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Lightweight EdDSA Signature Verification for the Ultra-Low-Power Internet of Things

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Part of the Lecture Notes in Computer Science book series (LNSC,volume 13107)

Abstract

EdDSA is a digital signature scheme based on elliptic curves in Edwards form that is supported in the latest incarnation of the TLS protocol (i.e. TLS version 1.3). The straightforward way of verifying an EdDSA signature involves a costly double-scalar multiplication of the form \(kP - lQ\) where P is a “fixed” point (namely the generator of the underlying elliptic-curve group) and Q is only known at run time. This computation makes a verification not only much slower than a signature generation, but also more memory demanding. In the present paper we compare two implementations of EdDSA verification using Ed25519 as case study; the first is speed-optimized, while the other aims to achieve low RAM footprint. The speed-optimized variant performs the double-scalar multiplication in a simultaneous fashion and uses a Joint-Sparse Form (JSF) representation for the two scalars. On the other hand, the memory-optimized variant splits the computation of \(kP - lQ\) into two separate parts, namely a fixed-base scalar multiplication that is carried out using a standard comb method with eight pre-computed points, and a variable-base scalar multiplication, which is executed by means of the conventional Montgomery ladder on the birationally-equivalent Montgomery curve. Our experiments with a 16-bit ultra-low-power MSP430 microcontroller show that the separated method is 24% slower than the simultaneous technique, but reduces the RAM footprint by 40%. This makes the separated method attractive for “lightweight” cryptographic libraries, in particular if both Ed25519 signature generation/verification and X25519 key exchange need to be supported.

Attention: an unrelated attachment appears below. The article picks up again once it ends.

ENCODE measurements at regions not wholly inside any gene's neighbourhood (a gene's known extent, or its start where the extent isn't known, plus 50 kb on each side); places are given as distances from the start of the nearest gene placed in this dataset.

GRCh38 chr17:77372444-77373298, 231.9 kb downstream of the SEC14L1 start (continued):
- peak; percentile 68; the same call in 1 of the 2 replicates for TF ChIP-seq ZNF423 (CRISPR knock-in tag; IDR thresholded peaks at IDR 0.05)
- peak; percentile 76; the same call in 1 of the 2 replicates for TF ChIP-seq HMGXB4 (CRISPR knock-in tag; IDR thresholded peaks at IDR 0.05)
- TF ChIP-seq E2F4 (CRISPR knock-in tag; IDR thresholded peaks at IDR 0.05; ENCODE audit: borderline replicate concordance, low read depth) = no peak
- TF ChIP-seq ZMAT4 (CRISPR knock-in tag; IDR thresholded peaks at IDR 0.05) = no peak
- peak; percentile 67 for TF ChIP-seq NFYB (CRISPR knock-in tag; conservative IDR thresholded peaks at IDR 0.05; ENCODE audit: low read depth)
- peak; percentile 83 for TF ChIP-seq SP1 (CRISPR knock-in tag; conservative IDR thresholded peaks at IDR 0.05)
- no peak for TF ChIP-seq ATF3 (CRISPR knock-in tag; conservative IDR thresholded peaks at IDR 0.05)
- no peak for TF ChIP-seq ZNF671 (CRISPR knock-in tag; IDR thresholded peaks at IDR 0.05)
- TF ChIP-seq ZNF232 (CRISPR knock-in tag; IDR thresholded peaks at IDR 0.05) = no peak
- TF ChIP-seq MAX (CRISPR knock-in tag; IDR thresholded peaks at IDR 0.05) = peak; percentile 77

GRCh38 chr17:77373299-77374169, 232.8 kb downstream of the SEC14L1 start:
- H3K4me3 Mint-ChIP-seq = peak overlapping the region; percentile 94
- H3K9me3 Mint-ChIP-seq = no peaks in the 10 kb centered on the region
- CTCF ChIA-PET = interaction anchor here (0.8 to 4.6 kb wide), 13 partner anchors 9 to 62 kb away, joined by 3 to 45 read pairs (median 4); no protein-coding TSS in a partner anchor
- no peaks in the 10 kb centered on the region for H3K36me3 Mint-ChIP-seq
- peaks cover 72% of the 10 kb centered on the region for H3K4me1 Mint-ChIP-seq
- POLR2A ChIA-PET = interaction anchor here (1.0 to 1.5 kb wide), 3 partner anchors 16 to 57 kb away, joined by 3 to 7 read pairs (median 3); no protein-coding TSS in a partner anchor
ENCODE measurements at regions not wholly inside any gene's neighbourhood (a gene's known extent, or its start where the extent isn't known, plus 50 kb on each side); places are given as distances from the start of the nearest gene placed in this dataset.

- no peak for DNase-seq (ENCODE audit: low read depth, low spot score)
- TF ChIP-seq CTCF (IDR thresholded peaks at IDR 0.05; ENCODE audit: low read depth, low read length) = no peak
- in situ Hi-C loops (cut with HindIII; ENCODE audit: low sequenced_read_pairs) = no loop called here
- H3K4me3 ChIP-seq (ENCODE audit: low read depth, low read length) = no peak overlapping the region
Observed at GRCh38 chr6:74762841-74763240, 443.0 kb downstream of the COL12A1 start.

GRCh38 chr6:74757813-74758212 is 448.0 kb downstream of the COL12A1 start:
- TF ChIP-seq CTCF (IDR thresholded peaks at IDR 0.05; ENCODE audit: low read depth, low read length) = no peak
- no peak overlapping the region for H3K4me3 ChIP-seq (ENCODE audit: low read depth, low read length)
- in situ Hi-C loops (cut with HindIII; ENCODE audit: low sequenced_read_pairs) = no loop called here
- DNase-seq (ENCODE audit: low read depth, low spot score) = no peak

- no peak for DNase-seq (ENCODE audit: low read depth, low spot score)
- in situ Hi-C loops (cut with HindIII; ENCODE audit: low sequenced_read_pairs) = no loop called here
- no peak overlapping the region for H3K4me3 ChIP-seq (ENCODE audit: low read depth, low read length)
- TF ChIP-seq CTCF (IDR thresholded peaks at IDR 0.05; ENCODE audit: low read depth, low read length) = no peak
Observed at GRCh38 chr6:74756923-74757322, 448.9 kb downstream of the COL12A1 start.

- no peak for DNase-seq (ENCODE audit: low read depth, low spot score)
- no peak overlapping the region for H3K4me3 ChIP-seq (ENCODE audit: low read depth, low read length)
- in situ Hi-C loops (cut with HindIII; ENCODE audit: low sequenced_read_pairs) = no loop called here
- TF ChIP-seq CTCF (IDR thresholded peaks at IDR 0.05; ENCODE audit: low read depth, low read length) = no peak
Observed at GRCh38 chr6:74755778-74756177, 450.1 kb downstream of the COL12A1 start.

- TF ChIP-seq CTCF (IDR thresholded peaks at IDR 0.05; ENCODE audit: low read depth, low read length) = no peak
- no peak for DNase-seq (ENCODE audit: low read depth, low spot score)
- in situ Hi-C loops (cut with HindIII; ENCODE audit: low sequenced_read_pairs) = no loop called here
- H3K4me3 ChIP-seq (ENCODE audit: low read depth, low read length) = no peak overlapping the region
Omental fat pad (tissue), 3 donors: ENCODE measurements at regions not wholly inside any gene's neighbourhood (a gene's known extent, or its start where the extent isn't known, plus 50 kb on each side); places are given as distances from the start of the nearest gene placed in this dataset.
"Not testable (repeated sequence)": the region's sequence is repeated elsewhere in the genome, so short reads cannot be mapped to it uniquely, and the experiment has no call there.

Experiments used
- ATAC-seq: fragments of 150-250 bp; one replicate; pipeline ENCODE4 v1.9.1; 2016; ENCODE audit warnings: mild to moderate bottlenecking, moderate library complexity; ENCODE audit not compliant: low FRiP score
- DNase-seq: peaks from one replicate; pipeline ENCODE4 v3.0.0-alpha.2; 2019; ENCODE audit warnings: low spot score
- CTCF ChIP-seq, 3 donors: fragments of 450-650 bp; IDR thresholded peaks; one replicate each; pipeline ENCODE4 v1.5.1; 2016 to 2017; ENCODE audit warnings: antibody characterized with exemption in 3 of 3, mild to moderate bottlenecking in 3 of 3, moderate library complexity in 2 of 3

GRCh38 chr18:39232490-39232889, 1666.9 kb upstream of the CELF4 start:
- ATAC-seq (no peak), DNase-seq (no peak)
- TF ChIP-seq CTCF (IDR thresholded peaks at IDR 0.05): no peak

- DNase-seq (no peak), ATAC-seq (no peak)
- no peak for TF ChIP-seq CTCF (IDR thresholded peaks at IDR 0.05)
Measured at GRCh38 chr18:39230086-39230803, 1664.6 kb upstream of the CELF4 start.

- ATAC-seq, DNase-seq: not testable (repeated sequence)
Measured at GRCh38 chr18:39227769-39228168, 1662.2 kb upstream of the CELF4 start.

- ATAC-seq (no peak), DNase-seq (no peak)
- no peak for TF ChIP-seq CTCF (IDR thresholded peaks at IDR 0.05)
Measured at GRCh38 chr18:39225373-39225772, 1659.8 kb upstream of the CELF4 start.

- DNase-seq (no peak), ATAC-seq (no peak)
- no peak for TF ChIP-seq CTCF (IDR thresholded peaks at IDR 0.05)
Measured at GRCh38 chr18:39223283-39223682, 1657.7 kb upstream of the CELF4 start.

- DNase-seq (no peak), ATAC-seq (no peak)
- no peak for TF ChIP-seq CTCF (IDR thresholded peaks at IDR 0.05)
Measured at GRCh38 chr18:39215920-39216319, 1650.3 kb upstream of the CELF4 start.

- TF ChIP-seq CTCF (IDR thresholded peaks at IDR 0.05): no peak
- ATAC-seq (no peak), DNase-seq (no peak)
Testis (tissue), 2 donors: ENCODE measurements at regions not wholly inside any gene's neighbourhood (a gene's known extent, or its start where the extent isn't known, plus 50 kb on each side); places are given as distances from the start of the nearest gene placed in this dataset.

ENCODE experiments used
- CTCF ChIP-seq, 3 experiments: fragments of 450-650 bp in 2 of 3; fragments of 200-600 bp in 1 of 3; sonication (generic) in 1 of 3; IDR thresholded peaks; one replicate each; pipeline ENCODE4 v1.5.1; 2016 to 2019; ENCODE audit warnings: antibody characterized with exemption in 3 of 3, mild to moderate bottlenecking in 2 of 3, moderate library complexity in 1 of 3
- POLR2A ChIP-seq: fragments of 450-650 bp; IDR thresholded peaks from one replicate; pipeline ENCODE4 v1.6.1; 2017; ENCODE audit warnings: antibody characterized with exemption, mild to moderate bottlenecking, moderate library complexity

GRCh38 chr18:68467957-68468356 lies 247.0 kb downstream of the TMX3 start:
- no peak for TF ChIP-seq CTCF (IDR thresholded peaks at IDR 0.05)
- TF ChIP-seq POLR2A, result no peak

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Notes

  1. 1.

    RFC 8032 [21] specifies besides the original EdDSA scheme also a pre-hash version that replaces the message M in Algorithm 1 by its hash value \(m = \textsc {Hash}(M)\). This pre-hashing potentially reduces the execution time and RAM requirements for large messages, but loses the collision-resilience feature of the original EdDSA.

  2. 2.

    The main difference between the simultaneous method and the interleaving method is that, in the latter case, the table entries are disjoint with respect to the two base points A and B (i.e. each pre-computed value involves only a single base point).

  3. 3.

    The specific Montgomery curve that is birationally-equivalent to the TE curve used by Ed25519 has the same parameter A as Curve25519 (i.e. \(A = 48662\) [4]), but the parameter B differs since \(B = -(A+2) = -48664\) instead of \(B = 1\).

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Acknowledgements

Zhe Liu is supported by the National Key R&D Program of China (Grant No. 2020AAA0107703), the National Natural Science Foundation of China (Grants No. 62132008, 61802180), the Natural Science Foundation of Jiangsu Province (Grant No. BK20180421), and the National Cryptography Development Fund (Grant No. MMJJ20180105).

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Großschädl, J., Franck, C., Liu, Z. (2021). Lightweight EdDSA Signature Verification for the Ultra-Low-Power Internet of Things. In: , et al. Information Security Practice and Experience. ISPEC 2021. Lecture Notes in Computer Science(), vol 13107. Springer, Cham. https://doi.org/10.1007/978-3-030-93206-0_16

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  • DOI: https://doi.org/10.1007/978-3-030-93206-0_16

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